In the afternoon, our boat arrives at Burir Dabri, the last ranger station in India. A watchtower looks out over the forest and toward the Raimangal River, across which is Bangladesh, one to two miles away—a distance the Sundarbans tiger has no difficulty swimming. Surveying the scene from behind his aviator glasses, deputy ranger Shantanu Kulari, who oversees this station, estimates that during his four-year posting he has seen tigers some 50 to 60 times. On a casual walk, looking through the wire fence enclosing the station, I see three sets of tiger tracks, two male and one female.
Kulari has also seen armed poachers from Bangladesh, including a gang that, just three days before our visit, engaged his rangers in a gun battle, resulting in the death of a poacher and the grave wounding of two of his men. “They have been coming for deer for years,” Kulari says. “But now they come to create a panic. They come well armed in groups of six to eight. But so far they have made no incursion.” As Alan notes, “There’s lots of easier places to go and hunt.” Still, the view across the border makes plain that the protective nature of this habitat will be tested. Behind us lies the closely monitored Sundarbans of India, and ahead, where the tigers are drifting, the vastly larger, mostly unknown Sundarbans of Bangladesh.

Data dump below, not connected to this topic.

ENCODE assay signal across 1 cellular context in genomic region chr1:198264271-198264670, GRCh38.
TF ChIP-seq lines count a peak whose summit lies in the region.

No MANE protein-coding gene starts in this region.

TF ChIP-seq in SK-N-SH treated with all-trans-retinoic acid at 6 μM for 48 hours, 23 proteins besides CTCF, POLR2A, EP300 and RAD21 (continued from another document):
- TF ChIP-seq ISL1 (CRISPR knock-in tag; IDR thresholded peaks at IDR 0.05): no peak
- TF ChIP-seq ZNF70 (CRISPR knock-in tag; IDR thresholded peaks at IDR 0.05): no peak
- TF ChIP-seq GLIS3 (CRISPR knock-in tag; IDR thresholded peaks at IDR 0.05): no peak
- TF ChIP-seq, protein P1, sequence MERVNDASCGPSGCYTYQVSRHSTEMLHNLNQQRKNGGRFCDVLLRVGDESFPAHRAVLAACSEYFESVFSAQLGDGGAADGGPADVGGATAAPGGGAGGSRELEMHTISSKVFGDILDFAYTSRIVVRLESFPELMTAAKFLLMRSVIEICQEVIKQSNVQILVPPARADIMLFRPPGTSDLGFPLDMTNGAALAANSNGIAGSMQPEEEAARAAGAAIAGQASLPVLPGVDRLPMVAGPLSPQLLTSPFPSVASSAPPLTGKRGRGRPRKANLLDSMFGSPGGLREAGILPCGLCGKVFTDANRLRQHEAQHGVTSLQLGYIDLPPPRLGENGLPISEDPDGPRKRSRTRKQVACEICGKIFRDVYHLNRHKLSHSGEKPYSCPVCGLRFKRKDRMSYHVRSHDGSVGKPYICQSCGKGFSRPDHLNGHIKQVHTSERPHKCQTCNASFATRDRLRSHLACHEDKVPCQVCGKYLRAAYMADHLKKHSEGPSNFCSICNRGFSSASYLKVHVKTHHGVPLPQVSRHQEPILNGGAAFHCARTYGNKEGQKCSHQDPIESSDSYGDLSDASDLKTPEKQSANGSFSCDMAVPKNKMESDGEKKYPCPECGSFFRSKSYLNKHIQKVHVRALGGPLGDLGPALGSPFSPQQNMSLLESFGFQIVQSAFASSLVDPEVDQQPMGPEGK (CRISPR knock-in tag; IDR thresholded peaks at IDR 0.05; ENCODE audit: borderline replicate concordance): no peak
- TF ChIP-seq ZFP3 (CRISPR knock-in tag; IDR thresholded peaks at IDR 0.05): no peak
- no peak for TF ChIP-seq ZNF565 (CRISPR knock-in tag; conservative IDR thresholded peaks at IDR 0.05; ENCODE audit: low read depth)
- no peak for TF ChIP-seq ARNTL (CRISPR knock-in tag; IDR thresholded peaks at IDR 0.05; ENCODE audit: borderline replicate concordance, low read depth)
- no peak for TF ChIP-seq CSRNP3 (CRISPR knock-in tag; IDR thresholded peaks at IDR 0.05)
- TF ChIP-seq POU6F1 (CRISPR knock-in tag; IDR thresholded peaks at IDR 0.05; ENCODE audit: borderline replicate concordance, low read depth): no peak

Three hours of motoring brings us to the Indian border. After crossing, we glide along rivers and through channels toward the official border of Bangladesh. We will be the first noncommercial vessel to legally make this crossing, the beneficiaries of a new border treaty between the two countries, which will also facilitate joint scientific and law-enforcement ventures in the Sundarbans.
By late afternoon, we are anchored in the port of Sheikhberia, Bangladesh. Clearly, we are in another land. Behind our boat is forest, but facing it, across the gunmetal water, a line of dusty buildings roofed in sheet metal or slumping thatch stand on bare, baked soil. The few isolated palm trees highlight the lack of other vegetation rather than evoke any illusion of shade. Human settlement has stripped bare what was forest. Waking to this landscape, you would think you were somewhere in the desert, maybe on the Nile.
For two days, we wait for our entry permits to clear. At last the boat engines grind, and we slowly build lumbering speed toward the shadowed water of the forest. There is notably more traffic of small fishing boats and skiffs. We see them nosing out of creeks and channels, often foundering under the weight of cut wood or branches of palms.